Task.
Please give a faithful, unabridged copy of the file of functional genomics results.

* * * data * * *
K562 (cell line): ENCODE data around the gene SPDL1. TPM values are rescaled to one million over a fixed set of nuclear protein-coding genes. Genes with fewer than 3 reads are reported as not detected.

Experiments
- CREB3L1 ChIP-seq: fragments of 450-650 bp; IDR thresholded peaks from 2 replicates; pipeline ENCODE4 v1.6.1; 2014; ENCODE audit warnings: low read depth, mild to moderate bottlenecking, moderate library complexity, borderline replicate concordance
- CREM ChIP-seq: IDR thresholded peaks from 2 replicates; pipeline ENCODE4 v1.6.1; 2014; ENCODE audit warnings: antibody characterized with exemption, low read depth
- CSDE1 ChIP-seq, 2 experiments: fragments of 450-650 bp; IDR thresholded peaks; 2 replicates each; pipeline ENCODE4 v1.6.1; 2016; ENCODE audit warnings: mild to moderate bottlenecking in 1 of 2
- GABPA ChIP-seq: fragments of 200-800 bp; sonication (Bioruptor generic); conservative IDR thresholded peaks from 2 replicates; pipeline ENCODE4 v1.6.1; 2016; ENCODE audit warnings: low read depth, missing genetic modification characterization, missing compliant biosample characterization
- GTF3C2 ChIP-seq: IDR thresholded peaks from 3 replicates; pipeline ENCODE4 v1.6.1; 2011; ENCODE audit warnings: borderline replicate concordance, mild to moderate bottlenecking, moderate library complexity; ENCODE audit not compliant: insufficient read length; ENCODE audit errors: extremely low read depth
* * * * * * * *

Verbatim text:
K562 (cell line): ENCODE data around the gene SPDL1. TPM values are rescaled to one million over a fixed set of nuclear protein-coding genes. Genes with fewer than 3 reads are reported as not detected.

Experiments
- CREB3L1 ChIP-seq: fragments of 450-650 bp; IDR thresholded peaks from 2 replicates; pipeline ENCODE4 v1.6.1; 2014; ENCODE audit warnings: low read depth, mild to moderate bottlenecking, moderate library complexity, borderline replicate concordance
- CREM ChIP-seq: IDR thresholded peaks from 2 replicates; pipeline ENCODE4 v1.6.1; 2014; ENCODE audit warnings: antibody characterized with exemption, low read depth
- CSDE1 ChIP-seq, 2 experiments: fragments of 450-650 bp; IDR thresholded peaks; 2 replicates each; pipeline ENCODE4 v1.6.1; 2016; ENCODE audit warnings: mild to moderate bottlenecking in 1 of 2
- GABPA ChIP-seq: fragments of 200-800 bp; sonication (Bioruptor generic); conservative IDR thresholded peaks from 2 replicates; pipeline ENCODE4 v1.6.1; 2016; ENCODE audit warnings: low read depth, missing genetic modification characterization, missing compliant biosample characterization
- GTF3C2 ChIP-seq: IDR thresholded peaks from 3 replicates; pipeline ENCODE4 v1.6.1; 2011; ENCODE audit warnings: borderline replicate concordance, mild to moderate bottlenecking, moderate library complexity; ENCODE audit not compliant: insufficient read length; ENCODE audit errors: extremely low read depth